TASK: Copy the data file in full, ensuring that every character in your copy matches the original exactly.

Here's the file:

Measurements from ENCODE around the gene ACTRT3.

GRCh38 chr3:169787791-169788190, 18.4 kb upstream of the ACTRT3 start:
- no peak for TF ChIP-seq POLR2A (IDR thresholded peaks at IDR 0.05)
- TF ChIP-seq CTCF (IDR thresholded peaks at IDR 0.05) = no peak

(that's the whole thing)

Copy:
Measurements from ENCODE around the gene ACTRT3.

GRCh38 chr3:169787791-169788190, 18.4 kb upstream of the ACTRT3 start:
- no peak for TF ChIP-seq POLR2A (IDR thresholded peaks at IDR 0.05)
- TF ChIP-seq CTCF (IDR thresholded peaks at IDR 0.05) = no peak